BWW Review: A Melange of Musical Theatre and Opera in THE MIKADO
Music by Arthur Sullivan, Libretto by W. S. Gilbert, Directed and Staged by Spiro Veloudos; Music Director, Jonathan Goldberg; Additional Lyrics by Deb Poppel, Bob Jolly, Jonathan Goldberg; Orchestrations by Jonathan Goldberg; Scenic Design, Janie Howland; Costume Design, Rafael Jaen; Lighting Design, Karen Perlow; Production Stage Manager, Robin Grady; Assistant Stage Manager, Nerys Powell
CAST: Leigh Barrett, Rishi Basu, Teresa Winner Blume, Christina English, Stephanie Granade, Bob Jolly, David Kravitz, Joelle Kross, Kathryn McKellar, Brandon Milardo, Davron S. Monroe, Brian Richard Robinson, Timothy John Smith, Matt Spano, Erica Spyres
Let the word go forth that the Boston musical theatre and opera communities are a wellspring of vocal talent, and fifteen of these individuals are gathering nightly at the Lyric Stage Company for an energetic and virtuosic production of Gilbert and Sullivan’s The Mikado under the direction of Artistic Director Spiro Veloudos. By his side is maestro Jonathan Goldberg as Music Director, Orchestrator, and Keyboard 1 in the five-piece orchestra that vibrantly brings the fictional Japanese town of Titipu to life in song.
One of the most popular and successful of Gilbert and Sullivan’s operettas, The Mikado is the story of a beautiful young schoolgirl, Yum-Yum (a truly effervescent Erica Spyres) who is betrothed to Ko-Ko (Bob Jolly), the Lord High Executioner, but her heart belongs to a wandering minstrel, Nanki-Poo (Davron S. Monroe). Unbeknownst to the villagers, Nanki-Poo is the son of the Mikado or Emperor (Timothy John Smith) and traveling in disguise to evade the elderly and unattractive Katisha (Leigh Barrett) who has a claim on him. Are you with me so far?
Meanwhile, the pressure is on Ko-Ko to behead someone, anyone, to satisfy the blood lust of the Mikado, and he consults with Pooh-Bah (David Kravitz), aka the Lord High Everything Else, Pish-Tush (Rishi Basu), and the other Noblemen of Titipu (Brando Milardo, Brian Richard Robinson, and Matt Spano) to make the right selection (“I’ve Got a Little List”). Jolly is at his comedic best rattling off all the categories of people who would not be missed should their heads fall victim to his sword. Deb Poppel, Jolly, and Goldberg collaborated on changes to the book and lyrics to connect the Lyric Stage’s version to present day social and political circumstances and make it feel fresh.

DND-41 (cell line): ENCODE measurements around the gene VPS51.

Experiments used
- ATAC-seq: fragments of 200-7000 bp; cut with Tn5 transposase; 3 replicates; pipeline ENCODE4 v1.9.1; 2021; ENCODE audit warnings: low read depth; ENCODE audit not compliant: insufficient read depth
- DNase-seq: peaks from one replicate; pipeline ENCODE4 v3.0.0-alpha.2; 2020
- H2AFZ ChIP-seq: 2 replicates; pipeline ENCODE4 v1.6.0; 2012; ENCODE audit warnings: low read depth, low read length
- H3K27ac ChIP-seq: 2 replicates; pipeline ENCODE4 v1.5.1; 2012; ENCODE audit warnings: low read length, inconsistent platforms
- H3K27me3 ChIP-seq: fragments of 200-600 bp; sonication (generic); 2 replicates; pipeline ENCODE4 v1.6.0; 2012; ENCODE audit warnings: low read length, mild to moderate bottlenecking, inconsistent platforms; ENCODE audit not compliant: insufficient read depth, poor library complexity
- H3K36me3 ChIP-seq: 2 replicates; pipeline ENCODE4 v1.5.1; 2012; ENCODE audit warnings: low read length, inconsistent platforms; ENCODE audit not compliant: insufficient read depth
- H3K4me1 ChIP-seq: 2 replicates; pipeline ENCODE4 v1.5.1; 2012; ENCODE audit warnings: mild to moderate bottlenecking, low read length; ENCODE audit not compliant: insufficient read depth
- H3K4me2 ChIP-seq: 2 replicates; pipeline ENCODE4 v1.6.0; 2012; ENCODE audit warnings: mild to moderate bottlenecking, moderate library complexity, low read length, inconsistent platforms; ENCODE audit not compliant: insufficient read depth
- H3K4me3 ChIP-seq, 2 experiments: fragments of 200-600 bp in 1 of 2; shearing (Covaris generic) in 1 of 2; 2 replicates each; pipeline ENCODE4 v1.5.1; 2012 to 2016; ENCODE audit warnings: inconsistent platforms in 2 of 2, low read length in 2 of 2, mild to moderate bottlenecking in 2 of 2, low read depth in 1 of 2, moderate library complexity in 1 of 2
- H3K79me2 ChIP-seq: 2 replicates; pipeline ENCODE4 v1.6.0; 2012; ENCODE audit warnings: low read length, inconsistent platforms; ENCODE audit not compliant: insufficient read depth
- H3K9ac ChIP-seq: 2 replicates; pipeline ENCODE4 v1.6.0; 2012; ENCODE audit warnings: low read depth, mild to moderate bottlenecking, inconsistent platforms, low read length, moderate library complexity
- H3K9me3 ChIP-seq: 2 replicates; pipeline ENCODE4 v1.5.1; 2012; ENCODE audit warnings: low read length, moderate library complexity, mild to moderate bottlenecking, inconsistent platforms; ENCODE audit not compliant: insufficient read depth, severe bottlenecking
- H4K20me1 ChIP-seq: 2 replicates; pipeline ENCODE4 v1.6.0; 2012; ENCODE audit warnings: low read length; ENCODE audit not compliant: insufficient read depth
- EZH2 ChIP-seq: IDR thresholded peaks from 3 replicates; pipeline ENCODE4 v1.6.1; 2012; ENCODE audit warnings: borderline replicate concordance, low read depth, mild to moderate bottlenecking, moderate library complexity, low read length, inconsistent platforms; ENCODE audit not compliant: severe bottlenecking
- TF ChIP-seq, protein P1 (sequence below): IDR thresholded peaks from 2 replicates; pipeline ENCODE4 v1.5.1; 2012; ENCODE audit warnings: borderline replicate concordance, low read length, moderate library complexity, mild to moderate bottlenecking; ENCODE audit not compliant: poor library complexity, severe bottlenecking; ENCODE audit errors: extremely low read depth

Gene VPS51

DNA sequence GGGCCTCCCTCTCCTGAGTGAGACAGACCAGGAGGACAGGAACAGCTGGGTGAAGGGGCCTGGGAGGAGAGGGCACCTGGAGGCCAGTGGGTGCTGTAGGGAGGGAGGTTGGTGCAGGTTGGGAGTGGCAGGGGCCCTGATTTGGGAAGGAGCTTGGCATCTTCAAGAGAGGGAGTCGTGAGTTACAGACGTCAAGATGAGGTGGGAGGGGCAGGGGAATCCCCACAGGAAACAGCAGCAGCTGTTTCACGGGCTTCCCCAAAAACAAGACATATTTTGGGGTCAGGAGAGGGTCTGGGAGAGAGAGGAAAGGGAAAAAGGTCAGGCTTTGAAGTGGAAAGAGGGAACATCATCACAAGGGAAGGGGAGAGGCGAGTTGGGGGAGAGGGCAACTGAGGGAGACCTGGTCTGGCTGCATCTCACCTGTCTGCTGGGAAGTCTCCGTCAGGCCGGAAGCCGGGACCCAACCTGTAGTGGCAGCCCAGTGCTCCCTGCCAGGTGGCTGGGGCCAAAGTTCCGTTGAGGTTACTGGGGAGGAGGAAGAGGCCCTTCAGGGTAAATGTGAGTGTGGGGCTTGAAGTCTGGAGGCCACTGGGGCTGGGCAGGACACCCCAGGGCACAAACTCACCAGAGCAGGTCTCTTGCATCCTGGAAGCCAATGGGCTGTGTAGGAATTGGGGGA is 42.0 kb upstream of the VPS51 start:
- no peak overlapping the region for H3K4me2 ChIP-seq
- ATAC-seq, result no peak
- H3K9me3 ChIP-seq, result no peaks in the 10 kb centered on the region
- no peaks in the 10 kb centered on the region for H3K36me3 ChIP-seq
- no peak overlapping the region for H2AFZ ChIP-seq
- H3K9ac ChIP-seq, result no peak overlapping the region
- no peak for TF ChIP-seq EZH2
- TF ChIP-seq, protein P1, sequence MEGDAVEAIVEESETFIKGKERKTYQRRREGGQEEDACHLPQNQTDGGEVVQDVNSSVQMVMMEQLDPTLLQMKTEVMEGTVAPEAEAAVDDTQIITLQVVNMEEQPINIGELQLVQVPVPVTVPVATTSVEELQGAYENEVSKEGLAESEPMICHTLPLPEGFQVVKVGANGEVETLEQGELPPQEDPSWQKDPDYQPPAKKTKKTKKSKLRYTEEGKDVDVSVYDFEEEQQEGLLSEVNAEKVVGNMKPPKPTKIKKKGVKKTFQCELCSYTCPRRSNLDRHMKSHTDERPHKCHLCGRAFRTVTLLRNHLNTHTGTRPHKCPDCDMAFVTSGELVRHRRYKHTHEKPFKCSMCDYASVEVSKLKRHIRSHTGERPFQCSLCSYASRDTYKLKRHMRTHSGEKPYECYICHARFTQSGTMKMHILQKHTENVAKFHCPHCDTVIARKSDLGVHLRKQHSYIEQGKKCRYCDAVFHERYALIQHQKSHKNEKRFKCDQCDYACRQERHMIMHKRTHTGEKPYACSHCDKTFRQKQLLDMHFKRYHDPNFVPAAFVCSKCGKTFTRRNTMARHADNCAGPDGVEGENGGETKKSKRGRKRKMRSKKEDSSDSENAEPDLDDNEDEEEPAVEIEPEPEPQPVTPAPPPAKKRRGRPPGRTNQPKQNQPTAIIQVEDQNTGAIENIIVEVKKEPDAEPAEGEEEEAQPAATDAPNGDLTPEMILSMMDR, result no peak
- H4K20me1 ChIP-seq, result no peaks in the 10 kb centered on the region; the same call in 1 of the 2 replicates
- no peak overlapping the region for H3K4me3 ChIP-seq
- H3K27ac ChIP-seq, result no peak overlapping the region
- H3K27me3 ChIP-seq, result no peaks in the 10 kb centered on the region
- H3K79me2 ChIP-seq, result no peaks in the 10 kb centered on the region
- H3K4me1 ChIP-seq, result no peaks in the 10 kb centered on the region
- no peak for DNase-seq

It is no surprise that Veloudos hits the satire out of the park, but he also gets credit for staging, which might best be defined as movement to music. It’s not intricate choreography, but everyone moves well and keeps the songs from feeling static. The team of designers provides the audience with a sumptuous visual palette. Janie Howland’s set of simple screens and platforms is framed by boughs of cherry blossoms, accented by Karen Perlow’s lighting design. Rafael Jaen costumes the actors in a diverse array of kimonos, using pastels and floral patterns for the Schoolgirls, regal red and purple for the Mikado, darker tones for the Noblemen, and virginAl White for Yum-Yum on her wedding day.
It’s a toss-up as to which is more absurd – the characters or the mores of Titipu. Ko-Ko was to be beheaded for flirting, only to win a last-minute reprieve and get appointed to the important job of executioner, notwithstanding the fact that he’s never attempted the skill. His right hand man Pooh-bah wears as many titles as he possibly can, from Chief of Staff, to Chief Justice, to Secretary of the Treasury, etc., and is often seen advising Ko-Ko with several conflicting opinions on the same subject. Among the many little-known laws and customs, when a man is beheaded, his wife must be buried alive. This unpleasant news puts a damper on the impending wedding plans of Yum-Yum and Nanki-Poo as he has volunteered to be Ko-Ko’s first victim after one month of marriage. The bride reconsiders her options - true love only goes so far – but cooler heads prevail to find a workable solution to all of the problems.
Veloudos definitely found the solution to the biggest challenge of staging The Mikado as every member of the ensemble sings the hell out of the almost entirely sung score. Most of the principals have performed at the Lyric Stage before, but nearly half of the cast are making their debuts, although they have impressive credits in both opera and theatre elsewhere. Barrett parades good comic skills and is in fine voice, and Smith, in keeping with his character, is over the top. Kravitz, Basu, Spyres, and Monroe all stand out vocally. At times, the book of The Mikado is a little too silly for my taste, but the music and presentation here make it a delight.